on Mar 22, 2017 at 7:42 am
This morning the court will hear oral argument in two cases. The first is County of Los Angeles v. Mendez, a Fourth Amendment case stemming from a police search that resulted in a shooting. Rory Little previewed the case for this blog. At Cornell University Law School’s Legal Information Institute, Laurel Hopkins and Eugene Temchenko also provide a preview.
The second case on the argument docket is Water Splash v. Menon, which involves service of process under the Hague Service Convention. Charlotte Garden had this blog’s preview. Cassandra Desjourdy and Weiru Fang preview the case for Cornell. At Letters Blogatory, Ted Folkman predicts a unanimous ruling for Water Splash, because its reading of the relevant provision “is at least a permissible reading,” and because “it is the reading of all the other parties to the Convention and of the Executive Branch.”
Yesterday the court heard argument in two cases. In Microsoft v. Baker, the justices considered the options available for plaintiffs when a district court determines that a case is not suited for adjudication as a class action. Ronald Mann analyzes the argument for this blog. At Mayer Brown’s Class Defense blog, Archis Parasharami discusses the case, arguing that “an approach to appellate jurisdiction that gives only one side (plaintiffs and their counsel) the ability to secure an immediate appeal at will would unfairly increase the already outsized leverage that plaintiffs have in class-action litigation.”
In Impression Products, Inc. v. Lexmark International, Inc., the court looked at the scope of the patent exhaustion doctrine. Ronald Mann has this blog’s argument analysis. In an op-ed at Bloomberg, Aaron Perzanowski and Jason Schultz argue that unlike “most patent cases, this one directly affects the daily lives of nearly every American,” asserting that “Lexmark is attempting to use patent law to construct something resembling customer loyalty” and that the “Supreme Court should reject that power grab.” In a Wall Street Journal op-ed, Daniel Hamel and Lisa Larrimore Ouellette maintain that the case is essentially “about price discrimination, the practice of charging higher prices to customers who likely can pay more and offering discounts to those who cannot,” and they urge the justices to “consider what their decision might mean for consumers beyond the U.S.—and especially in developing countries—who will feel the weight of the court’s judgment.”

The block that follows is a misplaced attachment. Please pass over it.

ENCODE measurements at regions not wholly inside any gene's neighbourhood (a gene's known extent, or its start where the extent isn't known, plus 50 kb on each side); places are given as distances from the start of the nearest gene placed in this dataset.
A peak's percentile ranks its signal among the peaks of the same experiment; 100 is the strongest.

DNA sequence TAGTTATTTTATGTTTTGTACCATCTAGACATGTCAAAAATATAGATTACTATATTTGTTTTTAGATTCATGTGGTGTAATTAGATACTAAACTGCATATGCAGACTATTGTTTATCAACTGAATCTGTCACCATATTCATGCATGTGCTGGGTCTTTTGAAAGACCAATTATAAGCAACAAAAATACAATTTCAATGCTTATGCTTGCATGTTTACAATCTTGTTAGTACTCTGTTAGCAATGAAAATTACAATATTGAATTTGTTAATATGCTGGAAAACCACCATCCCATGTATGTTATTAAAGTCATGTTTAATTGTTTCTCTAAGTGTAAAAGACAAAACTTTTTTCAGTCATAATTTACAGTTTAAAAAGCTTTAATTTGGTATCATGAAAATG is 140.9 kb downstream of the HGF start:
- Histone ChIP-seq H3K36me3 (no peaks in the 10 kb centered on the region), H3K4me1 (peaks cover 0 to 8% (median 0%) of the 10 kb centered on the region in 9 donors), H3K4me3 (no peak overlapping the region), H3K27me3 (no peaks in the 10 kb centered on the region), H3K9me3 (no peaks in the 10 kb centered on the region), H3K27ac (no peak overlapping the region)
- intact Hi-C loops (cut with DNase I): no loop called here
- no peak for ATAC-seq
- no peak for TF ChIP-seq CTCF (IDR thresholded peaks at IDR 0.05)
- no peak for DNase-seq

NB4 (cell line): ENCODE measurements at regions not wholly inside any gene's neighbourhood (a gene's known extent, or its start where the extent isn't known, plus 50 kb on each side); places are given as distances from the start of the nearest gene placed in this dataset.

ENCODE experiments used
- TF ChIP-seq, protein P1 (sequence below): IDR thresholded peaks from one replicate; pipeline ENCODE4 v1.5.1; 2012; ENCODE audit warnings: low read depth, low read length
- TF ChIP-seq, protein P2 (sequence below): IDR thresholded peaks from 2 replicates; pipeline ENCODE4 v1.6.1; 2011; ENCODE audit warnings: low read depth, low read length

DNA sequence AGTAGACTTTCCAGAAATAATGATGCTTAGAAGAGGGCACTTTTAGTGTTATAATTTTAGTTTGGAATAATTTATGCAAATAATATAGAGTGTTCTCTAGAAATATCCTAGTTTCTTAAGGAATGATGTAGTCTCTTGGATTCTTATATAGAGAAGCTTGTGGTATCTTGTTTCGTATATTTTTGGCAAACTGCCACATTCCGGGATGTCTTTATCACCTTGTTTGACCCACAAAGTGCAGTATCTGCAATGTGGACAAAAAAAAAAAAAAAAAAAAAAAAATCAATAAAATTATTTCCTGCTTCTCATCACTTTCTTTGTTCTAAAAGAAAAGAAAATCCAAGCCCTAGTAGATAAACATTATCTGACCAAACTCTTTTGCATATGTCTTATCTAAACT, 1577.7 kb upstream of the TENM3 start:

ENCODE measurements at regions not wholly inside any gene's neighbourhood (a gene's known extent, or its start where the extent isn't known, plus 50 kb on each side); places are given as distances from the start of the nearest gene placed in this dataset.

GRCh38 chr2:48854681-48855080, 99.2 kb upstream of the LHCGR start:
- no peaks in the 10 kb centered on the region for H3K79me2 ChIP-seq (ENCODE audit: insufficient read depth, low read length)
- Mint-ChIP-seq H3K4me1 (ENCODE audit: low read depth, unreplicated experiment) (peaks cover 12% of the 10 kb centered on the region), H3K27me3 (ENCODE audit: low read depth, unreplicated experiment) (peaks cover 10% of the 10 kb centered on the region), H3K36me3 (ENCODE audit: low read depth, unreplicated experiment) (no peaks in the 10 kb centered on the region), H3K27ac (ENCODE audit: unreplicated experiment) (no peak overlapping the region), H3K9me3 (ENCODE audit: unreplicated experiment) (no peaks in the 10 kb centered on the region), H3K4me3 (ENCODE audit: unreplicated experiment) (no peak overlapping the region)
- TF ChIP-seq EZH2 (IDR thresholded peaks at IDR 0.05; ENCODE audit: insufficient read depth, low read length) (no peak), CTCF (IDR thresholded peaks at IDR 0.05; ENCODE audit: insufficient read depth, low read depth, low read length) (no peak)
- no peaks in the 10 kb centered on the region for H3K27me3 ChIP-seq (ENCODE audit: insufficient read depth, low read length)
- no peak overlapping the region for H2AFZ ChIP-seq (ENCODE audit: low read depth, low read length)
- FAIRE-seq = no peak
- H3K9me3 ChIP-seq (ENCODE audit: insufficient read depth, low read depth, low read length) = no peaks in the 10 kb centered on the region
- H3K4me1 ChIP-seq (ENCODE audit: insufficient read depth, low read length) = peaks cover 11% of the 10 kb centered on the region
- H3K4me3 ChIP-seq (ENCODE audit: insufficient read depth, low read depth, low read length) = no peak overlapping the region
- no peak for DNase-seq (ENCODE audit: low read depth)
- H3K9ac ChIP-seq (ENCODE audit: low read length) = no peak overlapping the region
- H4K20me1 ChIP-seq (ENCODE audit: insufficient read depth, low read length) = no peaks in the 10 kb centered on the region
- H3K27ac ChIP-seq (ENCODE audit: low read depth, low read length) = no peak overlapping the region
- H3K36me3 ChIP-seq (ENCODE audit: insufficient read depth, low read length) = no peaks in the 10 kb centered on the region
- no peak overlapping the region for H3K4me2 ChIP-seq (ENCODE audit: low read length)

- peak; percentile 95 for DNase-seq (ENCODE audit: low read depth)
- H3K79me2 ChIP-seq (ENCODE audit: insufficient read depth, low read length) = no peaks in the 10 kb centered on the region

Yesterday the court also issued three opinions. First, in Manuel v. City of Joliet, the court held 6-2 that an arrestee can challenge his pretrial detention under the Fourth Amendment when the criminal charges are based on false information. Rory Little has this blog’s opinion analysis. In SCA Hygiene Products v. First Quality Baby Products, the justices ruled 7-1 that the common law defense of laches does not apply to a patent infringement suit for damages brought within the statutory limitations period. Ronald Mann analyzes the opinion for this blog. Howard Newman discusses the ruling at his eponymous law firm’s blog. And in National Labor Relations Board v. SW General, Inc., the court held 6-2 that someone nominated for a Senate-confirmed position may not serve in that position in an acting capacity. Amy Howe analyzes the opinion for this blog. In The Washington Post, Ann Marimow covers the decision, noting that the court’s holding makes it “more difficult for the president to quickly fill vacant top government jobs.” Additional coverage comes from Sam Hananel at the Associated Press. At his eponymous blog, Ross Runkel notes that hundreds “of NLRB decisions could be at risk after the Supreme Court’s decision that for three years Lafe Solomon served improperly as the NLRB’s Acting General Counsel.”